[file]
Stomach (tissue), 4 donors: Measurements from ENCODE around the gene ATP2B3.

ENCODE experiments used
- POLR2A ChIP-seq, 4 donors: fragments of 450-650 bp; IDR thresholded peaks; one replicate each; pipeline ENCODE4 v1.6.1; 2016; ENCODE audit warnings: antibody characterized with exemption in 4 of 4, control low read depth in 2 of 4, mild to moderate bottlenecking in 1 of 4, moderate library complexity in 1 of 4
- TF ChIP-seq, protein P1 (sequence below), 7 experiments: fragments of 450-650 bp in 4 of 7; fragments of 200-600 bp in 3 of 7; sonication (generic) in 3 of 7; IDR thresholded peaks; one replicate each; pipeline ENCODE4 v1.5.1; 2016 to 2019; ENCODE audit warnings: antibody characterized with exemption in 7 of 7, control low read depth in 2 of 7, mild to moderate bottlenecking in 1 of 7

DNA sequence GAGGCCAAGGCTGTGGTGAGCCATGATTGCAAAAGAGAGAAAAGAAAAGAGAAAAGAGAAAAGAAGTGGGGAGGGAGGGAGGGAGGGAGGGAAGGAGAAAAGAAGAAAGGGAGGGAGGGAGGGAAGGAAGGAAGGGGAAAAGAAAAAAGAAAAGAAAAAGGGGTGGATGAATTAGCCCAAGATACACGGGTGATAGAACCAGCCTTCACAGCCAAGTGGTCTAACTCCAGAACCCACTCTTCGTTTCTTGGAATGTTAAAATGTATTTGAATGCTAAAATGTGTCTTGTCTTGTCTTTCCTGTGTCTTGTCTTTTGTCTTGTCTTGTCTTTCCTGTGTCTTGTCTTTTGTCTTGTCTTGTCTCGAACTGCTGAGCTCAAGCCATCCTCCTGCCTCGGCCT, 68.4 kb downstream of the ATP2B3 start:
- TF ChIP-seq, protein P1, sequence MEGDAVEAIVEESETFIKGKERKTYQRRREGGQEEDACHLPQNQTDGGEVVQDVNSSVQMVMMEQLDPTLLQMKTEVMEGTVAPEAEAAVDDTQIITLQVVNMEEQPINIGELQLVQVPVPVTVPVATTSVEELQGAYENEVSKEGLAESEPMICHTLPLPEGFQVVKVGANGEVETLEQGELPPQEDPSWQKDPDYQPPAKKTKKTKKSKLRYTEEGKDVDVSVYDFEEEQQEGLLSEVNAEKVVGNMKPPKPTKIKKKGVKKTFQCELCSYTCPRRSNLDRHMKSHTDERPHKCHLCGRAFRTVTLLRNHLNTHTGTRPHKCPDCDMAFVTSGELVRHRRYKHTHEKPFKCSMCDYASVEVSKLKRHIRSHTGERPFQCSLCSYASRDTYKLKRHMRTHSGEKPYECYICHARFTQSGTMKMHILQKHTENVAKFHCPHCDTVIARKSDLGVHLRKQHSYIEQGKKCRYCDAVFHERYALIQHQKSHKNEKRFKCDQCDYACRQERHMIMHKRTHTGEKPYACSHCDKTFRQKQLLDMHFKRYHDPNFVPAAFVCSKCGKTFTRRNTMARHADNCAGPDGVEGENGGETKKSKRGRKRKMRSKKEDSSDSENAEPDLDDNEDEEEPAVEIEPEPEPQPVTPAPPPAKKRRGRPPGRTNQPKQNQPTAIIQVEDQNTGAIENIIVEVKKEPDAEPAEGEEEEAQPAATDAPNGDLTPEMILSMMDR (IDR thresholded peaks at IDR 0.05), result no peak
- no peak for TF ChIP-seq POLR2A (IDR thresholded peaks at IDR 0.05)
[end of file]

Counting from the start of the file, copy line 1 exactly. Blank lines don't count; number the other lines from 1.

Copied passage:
Stomach (tissue), 4 donors: Measurements from ENCODE around the gene ATP2B3.